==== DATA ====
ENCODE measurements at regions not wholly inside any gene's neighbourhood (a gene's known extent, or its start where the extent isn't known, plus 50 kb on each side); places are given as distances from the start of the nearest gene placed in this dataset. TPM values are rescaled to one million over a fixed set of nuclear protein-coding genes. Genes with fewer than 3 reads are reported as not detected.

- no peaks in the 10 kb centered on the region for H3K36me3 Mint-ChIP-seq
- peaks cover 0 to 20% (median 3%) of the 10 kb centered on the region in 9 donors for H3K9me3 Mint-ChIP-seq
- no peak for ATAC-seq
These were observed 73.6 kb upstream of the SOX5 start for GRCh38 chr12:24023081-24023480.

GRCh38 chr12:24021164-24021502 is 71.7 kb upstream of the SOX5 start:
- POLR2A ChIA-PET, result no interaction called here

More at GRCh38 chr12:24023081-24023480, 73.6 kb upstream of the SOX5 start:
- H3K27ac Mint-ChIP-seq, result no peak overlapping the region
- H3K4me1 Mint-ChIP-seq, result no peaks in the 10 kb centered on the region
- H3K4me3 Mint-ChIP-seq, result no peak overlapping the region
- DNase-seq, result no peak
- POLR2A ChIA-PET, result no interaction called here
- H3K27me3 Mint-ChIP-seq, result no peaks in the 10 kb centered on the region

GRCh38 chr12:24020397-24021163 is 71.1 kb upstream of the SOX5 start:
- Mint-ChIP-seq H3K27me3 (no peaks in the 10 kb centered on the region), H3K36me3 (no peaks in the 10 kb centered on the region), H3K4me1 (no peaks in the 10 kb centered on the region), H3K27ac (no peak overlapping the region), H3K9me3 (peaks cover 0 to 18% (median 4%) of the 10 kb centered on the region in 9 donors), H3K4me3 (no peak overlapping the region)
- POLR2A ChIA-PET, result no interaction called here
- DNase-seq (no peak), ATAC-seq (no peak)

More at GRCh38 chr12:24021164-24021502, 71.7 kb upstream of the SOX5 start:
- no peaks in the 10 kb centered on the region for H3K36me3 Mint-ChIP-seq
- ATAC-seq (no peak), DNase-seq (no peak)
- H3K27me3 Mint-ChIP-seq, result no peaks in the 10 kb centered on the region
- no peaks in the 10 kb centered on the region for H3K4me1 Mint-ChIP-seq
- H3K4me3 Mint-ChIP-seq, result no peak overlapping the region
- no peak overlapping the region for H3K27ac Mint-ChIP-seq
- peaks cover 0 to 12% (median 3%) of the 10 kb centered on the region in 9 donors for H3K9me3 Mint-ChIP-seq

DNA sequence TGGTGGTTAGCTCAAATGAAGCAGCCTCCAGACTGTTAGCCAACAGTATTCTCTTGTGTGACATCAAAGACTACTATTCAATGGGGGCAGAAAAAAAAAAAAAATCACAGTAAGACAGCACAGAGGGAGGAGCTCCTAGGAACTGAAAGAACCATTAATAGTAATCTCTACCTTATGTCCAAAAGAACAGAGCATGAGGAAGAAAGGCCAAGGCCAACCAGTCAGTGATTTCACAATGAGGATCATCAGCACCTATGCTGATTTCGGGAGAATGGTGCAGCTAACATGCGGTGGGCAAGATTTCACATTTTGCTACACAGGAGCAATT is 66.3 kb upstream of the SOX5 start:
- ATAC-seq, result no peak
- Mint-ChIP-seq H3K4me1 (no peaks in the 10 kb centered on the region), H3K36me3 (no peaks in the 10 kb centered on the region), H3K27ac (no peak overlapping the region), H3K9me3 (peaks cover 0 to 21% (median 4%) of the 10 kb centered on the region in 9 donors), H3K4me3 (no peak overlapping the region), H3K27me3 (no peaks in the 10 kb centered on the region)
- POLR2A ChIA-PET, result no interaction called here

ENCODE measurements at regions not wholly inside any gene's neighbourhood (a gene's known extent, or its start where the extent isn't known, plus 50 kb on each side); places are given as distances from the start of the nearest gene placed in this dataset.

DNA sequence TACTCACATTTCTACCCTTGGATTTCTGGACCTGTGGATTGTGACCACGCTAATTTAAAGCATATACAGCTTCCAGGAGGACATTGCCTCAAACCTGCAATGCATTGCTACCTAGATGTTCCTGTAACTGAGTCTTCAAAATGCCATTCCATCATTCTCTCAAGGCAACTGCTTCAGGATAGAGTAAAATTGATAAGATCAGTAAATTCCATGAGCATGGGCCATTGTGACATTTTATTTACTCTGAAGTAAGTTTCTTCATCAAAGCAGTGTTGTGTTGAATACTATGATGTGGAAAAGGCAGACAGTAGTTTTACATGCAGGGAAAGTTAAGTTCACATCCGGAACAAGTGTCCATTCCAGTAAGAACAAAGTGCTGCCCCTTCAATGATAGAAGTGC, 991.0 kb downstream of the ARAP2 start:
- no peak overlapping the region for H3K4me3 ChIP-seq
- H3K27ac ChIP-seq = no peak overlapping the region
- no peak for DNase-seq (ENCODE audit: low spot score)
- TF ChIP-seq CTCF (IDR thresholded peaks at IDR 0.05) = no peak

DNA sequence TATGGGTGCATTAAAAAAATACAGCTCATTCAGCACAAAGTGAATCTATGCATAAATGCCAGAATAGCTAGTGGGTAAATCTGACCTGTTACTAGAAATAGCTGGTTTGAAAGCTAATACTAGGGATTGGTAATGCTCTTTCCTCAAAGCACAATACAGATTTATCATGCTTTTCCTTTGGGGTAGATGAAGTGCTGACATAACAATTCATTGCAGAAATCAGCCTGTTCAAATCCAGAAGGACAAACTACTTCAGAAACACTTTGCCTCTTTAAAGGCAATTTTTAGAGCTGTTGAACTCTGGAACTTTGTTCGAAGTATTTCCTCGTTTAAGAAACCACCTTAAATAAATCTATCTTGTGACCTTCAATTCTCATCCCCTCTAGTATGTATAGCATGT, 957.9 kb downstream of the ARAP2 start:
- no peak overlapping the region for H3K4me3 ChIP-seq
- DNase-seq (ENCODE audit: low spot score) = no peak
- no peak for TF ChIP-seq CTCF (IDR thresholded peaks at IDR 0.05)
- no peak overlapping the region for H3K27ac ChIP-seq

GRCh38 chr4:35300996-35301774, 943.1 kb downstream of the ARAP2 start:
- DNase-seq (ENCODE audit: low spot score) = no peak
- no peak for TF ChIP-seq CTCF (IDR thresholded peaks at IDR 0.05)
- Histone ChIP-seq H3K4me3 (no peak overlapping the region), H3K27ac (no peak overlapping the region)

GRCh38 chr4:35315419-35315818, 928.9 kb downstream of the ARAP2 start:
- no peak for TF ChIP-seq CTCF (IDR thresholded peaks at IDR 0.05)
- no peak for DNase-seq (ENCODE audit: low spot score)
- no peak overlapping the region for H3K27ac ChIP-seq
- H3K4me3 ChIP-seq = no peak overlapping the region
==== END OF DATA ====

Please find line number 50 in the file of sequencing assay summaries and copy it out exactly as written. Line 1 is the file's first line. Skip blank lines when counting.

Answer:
- H3K4me3 ChIP-seq = no peak overlapping the region